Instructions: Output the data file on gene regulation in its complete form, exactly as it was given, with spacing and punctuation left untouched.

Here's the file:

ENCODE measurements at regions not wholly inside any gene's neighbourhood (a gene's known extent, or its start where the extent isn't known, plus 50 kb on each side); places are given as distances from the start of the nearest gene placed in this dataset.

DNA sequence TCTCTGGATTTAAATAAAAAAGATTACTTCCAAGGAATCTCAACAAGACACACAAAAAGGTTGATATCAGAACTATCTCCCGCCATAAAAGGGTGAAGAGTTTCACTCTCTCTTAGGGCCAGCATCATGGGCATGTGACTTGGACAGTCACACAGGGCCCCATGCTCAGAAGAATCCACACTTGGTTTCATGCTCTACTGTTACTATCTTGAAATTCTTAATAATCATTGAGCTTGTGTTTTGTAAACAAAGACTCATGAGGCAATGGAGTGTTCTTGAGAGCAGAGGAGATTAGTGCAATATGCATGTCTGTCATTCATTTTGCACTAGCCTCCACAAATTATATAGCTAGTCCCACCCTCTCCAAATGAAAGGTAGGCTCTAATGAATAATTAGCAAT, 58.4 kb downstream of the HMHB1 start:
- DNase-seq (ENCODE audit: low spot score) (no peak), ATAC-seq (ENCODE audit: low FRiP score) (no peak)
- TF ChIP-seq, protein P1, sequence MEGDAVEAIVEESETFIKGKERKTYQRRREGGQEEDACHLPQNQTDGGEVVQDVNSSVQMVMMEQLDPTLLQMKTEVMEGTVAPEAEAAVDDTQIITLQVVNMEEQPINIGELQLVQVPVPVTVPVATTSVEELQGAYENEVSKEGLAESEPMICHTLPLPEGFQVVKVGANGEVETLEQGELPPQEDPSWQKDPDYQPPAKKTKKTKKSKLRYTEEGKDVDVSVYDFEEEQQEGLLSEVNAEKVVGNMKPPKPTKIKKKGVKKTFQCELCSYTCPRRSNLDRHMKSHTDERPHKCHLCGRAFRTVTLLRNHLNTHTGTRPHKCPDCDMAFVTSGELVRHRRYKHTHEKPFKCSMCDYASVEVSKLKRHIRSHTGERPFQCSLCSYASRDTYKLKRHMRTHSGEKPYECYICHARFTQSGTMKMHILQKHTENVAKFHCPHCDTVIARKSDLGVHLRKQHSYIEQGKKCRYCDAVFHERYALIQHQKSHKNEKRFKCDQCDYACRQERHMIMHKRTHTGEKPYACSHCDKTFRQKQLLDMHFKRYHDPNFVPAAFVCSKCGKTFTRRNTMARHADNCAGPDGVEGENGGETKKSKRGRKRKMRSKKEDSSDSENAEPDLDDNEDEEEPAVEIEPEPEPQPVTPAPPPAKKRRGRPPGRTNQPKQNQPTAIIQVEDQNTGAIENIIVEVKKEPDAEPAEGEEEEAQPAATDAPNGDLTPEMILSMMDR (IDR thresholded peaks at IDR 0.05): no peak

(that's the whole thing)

ENCODE measurements at regions not wholly inside any gene's neighbourhood (a gene's known extent, or its start where the extent isn't known, plus 50 kb on each side); places are given as distances from the start of the nearest gene placed in this dataset.

DNA sequence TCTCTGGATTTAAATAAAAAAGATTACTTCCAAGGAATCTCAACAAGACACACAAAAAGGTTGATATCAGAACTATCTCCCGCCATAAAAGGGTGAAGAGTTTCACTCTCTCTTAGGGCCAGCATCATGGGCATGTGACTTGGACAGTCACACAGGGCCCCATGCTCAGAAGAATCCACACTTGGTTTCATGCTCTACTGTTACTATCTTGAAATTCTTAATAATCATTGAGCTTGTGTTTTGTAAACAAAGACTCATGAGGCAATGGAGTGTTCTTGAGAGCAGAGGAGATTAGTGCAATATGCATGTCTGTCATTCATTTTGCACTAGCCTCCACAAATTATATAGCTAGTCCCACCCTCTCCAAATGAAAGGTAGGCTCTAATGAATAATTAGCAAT, 58.4 kb downstream of the HMHB1 start:
- DNase-seq (ENCODE audit: low spot score) (no peak), ATAC-seq (ENCODE audit: low FRiP score) (no peak)
- TF ChIP-seq, protein P1, sequence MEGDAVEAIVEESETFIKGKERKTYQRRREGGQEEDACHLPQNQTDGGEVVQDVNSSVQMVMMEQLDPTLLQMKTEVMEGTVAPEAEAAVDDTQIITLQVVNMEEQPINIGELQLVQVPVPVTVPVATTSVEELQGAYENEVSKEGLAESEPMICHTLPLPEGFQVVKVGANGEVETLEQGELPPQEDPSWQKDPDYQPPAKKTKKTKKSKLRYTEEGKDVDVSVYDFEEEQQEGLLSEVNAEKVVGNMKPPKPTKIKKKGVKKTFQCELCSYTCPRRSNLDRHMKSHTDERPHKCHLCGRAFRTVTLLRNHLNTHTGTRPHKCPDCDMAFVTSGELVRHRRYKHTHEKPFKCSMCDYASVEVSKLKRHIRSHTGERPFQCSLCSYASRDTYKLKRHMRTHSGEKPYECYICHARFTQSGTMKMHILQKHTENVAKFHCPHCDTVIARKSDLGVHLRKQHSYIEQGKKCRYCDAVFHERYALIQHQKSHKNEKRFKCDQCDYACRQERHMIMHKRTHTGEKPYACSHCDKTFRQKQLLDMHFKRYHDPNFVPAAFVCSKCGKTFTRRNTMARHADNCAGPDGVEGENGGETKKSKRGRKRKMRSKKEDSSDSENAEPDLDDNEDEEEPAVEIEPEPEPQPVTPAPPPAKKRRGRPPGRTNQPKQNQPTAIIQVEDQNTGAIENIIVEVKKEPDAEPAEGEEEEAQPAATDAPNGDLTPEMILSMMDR (IDR thresholded peaks at IDR 0.05): no peak